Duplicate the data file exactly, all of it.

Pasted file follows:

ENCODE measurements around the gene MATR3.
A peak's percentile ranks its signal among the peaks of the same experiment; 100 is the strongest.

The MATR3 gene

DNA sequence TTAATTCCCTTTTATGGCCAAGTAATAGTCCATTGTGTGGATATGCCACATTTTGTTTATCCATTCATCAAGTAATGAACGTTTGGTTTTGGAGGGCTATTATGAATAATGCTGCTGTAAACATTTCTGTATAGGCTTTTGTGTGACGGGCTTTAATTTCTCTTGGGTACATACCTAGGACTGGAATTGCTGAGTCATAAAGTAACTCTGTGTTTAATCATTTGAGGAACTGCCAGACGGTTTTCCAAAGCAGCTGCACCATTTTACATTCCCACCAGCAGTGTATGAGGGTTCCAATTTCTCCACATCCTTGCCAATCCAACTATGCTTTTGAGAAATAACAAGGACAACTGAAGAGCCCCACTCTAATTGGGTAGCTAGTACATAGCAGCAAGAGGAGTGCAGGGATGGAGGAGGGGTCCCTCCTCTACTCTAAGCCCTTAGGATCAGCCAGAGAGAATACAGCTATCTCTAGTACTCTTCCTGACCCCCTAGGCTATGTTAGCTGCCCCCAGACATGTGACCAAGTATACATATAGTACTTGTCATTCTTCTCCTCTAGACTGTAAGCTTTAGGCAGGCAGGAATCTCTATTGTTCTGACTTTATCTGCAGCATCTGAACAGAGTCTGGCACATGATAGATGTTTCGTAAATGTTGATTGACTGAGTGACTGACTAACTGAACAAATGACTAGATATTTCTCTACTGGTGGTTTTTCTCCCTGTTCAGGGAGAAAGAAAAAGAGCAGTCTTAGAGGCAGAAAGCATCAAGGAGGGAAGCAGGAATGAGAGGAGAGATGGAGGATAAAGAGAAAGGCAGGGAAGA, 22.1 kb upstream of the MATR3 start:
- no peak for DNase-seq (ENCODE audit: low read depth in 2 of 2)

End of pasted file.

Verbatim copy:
ENCODE measurements around the gene MATR3.
A peak's percentile ranks its signal among the peaks of the same experiment; 100 is the strongest.

The MATR3 gene

DNA sequence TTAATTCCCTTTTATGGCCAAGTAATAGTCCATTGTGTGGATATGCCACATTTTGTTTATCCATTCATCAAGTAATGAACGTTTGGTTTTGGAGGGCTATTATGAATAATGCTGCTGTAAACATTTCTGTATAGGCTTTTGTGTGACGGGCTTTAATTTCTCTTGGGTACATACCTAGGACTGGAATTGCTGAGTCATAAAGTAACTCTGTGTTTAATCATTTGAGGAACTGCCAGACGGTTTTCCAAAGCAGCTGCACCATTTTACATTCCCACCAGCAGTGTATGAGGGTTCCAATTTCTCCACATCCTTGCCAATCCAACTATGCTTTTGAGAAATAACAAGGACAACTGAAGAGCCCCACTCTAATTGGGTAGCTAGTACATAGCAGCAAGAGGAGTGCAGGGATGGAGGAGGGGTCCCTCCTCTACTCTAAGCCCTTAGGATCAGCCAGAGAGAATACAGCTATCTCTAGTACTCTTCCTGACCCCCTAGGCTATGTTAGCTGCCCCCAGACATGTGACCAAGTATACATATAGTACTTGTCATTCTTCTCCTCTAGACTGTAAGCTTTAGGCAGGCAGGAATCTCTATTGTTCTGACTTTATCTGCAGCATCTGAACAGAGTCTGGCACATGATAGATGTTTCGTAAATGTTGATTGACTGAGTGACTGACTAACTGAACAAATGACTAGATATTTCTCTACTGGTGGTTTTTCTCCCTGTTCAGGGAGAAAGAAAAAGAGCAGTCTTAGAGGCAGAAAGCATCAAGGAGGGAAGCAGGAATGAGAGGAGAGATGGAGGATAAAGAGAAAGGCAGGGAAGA, 22.1 kb upstream of the MATR3 start:
- no peak for DNase-seq (ENCODE audit: low read depth in 2 of 2)